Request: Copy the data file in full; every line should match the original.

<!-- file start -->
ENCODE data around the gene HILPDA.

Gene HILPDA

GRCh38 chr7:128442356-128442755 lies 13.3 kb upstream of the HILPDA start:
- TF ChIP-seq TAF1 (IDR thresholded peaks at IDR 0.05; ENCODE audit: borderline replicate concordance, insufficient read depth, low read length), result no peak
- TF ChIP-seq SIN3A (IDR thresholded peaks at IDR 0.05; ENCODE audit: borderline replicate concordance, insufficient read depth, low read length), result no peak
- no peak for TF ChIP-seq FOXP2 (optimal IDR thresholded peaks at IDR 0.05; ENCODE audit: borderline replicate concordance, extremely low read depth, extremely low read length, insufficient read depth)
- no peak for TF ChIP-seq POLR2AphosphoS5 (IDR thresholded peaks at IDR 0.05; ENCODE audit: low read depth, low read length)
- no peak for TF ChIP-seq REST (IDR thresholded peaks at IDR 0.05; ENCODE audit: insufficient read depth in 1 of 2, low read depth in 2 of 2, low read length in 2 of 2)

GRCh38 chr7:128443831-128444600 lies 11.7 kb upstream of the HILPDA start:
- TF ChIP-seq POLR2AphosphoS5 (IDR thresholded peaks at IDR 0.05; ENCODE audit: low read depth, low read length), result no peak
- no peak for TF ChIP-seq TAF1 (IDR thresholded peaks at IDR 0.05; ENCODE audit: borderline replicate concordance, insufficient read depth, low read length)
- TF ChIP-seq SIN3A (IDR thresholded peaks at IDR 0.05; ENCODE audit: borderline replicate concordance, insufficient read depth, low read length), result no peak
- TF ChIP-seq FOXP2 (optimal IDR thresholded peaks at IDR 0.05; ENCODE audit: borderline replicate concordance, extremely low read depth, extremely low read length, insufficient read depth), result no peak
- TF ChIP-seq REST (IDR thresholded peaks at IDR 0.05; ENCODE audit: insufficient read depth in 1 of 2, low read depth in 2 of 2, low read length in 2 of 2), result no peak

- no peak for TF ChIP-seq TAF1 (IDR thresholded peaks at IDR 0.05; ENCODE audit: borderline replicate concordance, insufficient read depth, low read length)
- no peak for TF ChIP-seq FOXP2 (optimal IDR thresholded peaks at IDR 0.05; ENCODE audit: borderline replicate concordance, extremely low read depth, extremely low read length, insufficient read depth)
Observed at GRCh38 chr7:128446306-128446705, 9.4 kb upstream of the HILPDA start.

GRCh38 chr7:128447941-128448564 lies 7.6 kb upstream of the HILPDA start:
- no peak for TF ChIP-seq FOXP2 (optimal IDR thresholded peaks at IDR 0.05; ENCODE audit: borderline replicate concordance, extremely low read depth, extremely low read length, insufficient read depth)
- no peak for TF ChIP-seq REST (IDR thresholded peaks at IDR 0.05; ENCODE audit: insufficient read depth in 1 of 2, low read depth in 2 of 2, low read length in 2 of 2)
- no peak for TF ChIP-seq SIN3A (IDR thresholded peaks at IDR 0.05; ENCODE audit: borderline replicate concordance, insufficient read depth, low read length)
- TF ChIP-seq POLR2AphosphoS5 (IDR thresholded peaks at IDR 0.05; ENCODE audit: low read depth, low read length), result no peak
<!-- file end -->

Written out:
ENCODE data around the gene HILPDA.

Gene HILPDA

GRCh38 chr7:128442356-128442755 lies 13.3 kb upstream of the HILPDA start:
- TF ChIP-seq TAF1 (IDR thresholded peaks at IDR 0.05; ENCODE audit: borderline replicate concordance, insufficient read depth, low read length), result no peak
- TF ChIP-seq SIN3A (IDR thresholded peaks at IDR 0.05; ENCODE audit: borderline replicate concordance, insufficient read depth, low read length), result no peak
- no peak for TF ChIP-seq FOXP2 (optimal IDR thresholded peaks at IDR 0.05; ENCODE audit: borderline replicate concordance, extremely low read depth, extremely low read length, insufficient read depth)
- no peak for TF ChIP-seq POLR2AphosphoS5 (IDR thresholded peaks at IDR 0.05; ENCODE audit: low read depth, low read length)
- no peak for TF ChIP-seq REST (IDR thresholded peaks at IDR 0.05; ENCODE audit: insufficient read depth in 1 of 2, low read depth in 2 of 2, low read length in 2 of 2)

GRCh38 chr7:128443831-128444600 lies 11.7 kb upstream of the HILPDA start:
- TF ChIP-seq POLR2AphosphoS5 (IDR thresholded peaks at IDR 0.05; ENCODE audit: low read depth, low read length), result no peak
- no peak for TF ChIP-seq TAF1 (IDR thresholded peaks at IDR 0.05; ENCODE audit: borderline replicate concordance, insufficient read depth, low read length)
- TF ChIP-seq SIN3A (IDR thresholded peaks at IDR 0.05; ENCODE audit: borderline replicate concordance, insufficient read depth, low read length), result no peak
- TF ChIP-seq FOXP2 (optimal IDR thresholded peaks at IDR 0.05; ENCODE audit: borderline replicate concordance, extremely low read depth, extremely low read length, insufficient read depth), result no peak
- TF ChIP-seq REST (IDR thresholded peaks at IDR 0.05; ENCODE audit: insufficient read depth in 1 of 2, low read depth in 2 of 2, low read length in 2 of 2), result no peak

- no peak for TF ChIP-seq TAF1 (IDR thresholded peaks at IDR 0.05; ENCODE audit: borderline replicate concordance, insufficient read depth, low read length)
- no peak for TF ChIP-seq FOXP2 (optimal IDR thresholded peaks at IDR 0.05; ENCODE audit: borderline replicate concordance, extremely low read depth, extremely low read length, insufficient read depth)
Observed at GRCh38 chr7:128446306-128446705, 9.4 kb upstream of the HILPDA start.

GRCh38 chr7:128447941-128448564 lies 7.6 kb upstream of the HILPDA start:
- no peak for TF ChIP-seq FOXP2 (optimal IDR thresholded peaks at IDR 0.05; ENCODE audit: borderline replicate concordance, extremely low read depth, extremely low read length, insufficient read depth)
- no peak for TF ChIP-seq REST (IDR thresholded peaks at IDR 0.05; ENCODE audit: insufficient read depth in 1 of 2, low read depth in 2 of 2, low read length in 2 of 2)
- no peak for TF ChIP-seq SIN3A (IDR thresholded peaks at IDR 0.05; ENCODE audit: borderline replicate concordance, insufficient read depth, low read length)
- TF ChIP-seq POLR2AphosphoS5 (IDR thresholded peaks at IDR 0.05; ENCODE audit: low read depth, low read length), result no peak